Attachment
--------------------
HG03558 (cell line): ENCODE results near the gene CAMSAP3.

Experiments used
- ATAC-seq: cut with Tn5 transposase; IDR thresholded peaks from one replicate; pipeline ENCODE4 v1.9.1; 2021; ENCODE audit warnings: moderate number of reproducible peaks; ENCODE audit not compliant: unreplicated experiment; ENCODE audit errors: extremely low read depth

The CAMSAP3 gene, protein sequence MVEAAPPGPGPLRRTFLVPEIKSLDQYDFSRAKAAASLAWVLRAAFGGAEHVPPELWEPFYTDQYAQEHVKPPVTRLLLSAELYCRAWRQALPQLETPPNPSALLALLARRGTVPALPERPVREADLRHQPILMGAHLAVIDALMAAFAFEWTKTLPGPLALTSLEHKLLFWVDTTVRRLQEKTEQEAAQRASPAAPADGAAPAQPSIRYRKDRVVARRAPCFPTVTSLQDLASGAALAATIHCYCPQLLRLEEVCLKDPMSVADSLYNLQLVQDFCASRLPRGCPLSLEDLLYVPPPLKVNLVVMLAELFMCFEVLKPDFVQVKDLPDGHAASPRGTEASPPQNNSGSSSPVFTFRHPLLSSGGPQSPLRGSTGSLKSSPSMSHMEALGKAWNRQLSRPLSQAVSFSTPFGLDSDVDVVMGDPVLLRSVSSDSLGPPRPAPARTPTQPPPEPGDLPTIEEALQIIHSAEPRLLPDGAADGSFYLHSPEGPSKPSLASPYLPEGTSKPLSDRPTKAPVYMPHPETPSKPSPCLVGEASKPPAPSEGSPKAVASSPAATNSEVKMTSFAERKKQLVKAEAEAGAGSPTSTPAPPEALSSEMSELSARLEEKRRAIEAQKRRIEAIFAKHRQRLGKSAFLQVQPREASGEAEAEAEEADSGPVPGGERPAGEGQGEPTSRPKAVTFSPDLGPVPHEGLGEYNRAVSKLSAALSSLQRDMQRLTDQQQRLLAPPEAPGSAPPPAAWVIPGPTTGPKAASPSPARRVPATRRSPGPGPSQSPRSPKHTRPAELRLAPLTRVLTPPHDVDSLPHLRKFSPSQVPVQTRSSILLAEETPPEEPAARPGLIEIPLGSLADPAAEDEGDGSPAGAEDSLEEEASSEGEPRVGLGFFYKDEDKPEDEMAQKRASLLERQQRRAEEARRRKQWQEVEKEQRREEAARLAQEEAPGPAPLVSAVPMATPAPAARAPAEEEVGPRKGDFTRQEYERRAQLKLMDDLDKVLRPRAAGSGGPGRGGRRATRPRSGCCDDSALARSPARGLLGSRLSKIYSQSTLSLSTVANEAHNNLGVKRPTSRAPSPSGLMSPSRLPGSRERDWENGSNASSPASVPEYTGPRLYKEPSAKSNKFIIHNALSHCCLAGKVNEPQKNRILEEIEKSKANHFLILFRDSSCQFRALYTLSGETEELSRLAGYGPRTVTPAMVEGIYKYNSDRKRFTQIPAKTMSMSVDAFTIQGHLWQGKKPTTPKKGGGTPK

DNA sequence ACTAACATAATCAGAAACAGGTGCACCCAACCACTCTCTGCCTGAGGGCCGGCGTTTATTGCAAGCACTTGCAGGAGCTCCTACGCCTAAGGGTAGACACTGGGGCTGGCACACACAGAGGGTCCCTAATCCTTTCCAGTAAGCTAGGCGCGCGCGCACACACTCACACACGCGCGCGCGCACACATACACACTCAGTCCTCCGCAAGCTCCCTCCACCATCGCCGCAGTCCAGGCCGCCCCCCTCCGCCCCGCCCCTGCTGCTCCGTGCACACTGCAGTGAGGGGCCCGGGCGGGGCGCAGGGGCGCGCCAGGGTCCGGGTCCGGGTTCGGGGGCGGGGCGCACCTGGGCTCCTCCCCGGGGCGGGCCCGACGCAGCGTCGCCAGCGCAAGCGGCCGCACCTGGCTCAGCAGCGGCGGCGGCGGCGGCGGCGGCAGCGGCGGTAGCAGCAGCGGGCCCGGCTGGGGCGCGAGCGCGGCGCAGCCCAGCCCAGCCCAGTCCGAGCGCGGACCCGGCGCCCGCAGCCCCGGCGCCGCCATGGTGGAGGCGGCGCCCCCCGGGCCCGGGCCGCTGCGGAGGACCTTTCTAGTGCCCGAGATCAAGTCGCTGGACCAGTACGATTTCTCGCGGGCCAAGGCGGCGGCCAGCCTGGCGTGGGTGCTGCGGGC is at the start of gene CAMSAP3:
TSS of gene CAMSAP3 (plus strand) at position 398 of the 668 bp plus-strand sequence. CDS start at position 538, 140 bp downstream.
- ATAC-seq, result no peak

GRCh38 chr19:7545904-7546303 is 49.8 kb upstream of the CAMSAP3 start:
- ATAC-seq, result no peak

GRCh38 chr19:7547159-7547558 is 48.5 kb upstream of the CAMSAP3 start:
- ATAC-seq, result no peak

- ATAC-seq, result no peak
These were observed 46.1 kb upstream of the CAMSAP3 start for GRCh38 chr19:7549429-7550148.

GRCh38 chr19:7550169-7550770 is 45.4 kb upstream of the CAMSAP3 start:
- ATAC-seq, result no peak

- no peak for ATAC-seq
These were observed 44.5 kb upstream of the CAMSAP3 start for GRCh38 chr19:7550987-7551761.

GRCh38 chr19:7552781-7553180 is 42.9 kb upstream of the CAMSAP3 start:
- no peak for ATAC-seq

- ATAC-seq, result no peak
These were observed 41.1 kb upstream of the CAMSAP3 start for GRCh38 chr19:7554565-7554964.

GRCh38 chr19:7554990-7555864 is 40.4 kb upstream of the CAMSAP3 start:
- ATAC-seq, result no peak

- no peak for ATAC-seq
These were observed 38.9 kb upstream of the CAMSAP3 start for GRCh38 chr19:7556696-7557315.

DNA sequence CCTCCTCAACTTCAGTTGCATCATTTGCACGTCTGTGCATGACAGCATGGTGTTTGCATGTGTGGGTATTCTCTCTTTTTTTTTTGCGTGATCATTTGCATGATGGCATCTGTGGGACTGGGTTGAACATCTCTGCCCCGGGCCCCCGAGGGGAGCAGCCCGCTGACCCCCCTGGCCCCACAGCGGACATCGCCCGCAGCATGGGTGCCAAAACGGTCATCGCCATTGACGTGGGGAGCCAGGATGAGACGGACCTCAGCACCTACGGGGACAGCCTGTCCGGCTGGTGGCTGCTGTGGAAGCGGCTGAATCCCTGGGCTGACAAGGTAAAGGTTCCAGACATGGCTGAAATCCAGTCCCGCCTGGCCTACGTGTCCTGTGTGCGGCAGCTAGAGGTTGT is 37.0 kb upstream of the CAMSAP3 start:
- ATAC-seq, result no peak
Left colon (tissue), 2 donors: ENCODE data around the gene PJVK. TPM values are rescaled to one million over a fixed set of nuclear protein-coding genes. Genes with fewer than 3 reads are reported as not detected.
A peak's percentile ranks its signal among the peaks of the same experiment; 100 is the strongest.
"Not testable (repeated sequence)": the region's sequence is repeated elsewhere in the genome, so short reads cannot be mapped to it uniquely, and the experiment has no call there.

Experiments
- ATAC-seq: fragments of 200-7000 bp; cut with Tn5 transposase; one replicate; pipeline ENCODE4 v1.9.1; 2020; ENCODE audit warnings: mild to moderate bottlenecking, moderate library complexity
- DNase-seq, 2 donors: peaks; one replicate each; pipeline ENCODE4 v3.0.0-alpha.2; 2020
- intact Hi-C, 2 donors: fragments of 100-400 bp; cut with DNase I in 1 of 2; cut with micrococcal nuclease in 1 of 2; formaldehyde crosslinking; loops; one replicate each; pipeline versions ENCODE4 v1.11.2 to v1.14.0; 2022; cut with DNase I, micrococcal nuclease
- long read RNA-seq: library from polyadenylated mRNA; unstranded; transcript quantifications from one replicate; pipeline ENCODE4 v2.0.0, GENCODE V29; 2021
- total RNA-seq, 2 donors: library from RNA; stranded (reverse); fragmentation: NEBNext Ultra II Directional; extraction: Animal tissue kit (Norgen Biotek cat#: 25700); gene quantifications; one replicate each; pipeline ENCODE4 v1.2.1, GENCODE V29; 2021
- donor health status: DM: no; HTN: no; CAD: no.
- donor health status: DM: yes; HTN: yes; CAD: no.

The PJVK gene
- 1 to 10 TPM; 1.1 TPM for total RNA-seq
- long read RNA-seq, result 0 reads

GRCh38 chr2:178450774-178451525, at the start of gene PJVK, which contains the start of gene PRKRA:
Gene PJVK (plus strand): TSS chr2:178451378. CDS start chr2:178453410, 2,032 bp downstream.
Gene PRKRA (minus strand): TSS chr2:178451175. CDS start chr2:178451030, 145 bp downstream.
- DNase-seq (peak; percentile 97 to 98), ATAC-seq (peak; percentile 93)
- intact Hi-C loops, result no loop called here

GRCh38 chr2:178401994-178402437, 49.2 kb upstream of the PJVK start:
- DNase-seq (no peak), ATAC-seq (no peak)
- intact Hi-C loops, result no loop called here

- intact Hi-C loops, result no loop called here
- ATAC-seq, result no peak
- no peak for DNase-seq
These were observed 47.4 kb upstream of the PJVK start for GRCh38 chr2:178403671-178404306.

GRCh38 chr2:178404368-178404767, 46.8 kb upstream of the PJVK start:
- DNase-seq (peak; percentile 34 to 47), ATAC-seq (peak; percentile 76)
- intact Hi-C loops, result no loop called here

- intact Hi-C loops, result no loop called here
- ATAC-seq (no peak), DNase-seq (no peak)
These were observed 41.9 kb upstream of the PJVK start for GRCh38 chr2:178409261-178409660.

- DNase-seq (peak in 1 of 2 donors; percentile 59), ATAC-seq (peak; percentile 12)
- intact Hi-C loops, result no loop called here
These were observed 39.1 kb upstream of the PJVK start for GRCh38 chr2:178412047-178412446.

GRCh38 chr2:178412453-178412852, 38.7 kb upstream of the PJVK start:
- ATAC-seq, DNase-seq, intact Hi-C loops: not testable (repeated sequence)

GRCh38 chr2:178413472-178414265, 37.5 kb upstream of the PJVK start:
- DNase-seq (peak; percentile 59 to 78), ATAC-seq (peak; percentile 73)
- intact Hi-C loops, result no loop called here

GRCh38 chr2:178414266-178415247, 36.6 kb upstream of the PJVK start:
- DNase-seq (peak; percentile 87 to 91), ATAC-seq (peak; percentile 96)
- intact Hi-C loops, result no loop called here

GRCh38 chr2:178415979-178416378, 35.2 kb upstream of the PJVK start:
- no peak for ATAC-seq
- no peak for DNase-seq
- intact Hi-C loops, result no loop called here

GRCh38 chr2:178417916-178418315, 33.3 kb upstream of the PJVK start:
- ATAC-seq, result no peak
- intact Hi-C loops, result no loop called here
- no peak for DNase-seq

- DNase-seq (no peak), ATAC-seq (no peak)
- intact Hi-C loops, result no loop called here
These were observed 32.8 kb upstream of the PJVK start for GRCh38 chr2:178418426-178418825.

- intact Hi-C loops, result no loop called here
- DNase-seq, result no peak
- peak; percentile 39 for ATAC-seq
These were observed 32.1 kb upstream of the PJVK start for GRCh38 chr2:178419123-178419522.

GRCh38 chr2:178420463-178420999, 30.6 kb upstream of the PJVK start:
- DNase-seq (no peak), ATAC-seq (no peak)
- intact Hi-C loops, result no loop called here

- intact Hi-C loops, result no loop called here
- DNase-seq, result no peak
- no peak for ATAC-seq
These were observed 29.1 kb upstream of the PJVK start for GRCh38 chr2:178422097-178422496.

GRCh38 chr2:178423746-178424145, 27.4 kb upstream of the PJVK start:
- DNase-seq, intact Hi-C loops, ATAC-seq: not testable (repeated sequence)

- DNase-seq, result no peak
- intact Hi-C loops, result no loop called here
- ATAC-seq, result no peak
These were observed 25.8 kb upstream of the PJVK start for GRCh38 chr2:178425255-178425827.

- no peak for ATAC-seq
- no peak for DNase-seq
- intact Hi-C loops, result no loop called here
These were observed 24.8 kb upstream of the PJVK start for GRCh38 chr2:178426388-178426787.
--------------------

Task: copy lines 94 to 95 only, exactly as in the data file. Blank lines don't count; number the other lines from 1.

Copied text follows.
- DNase-seq, intact Hi-C loops, ATAC-seq: not testable (repeated sequence)

- DNase-seq, result no peak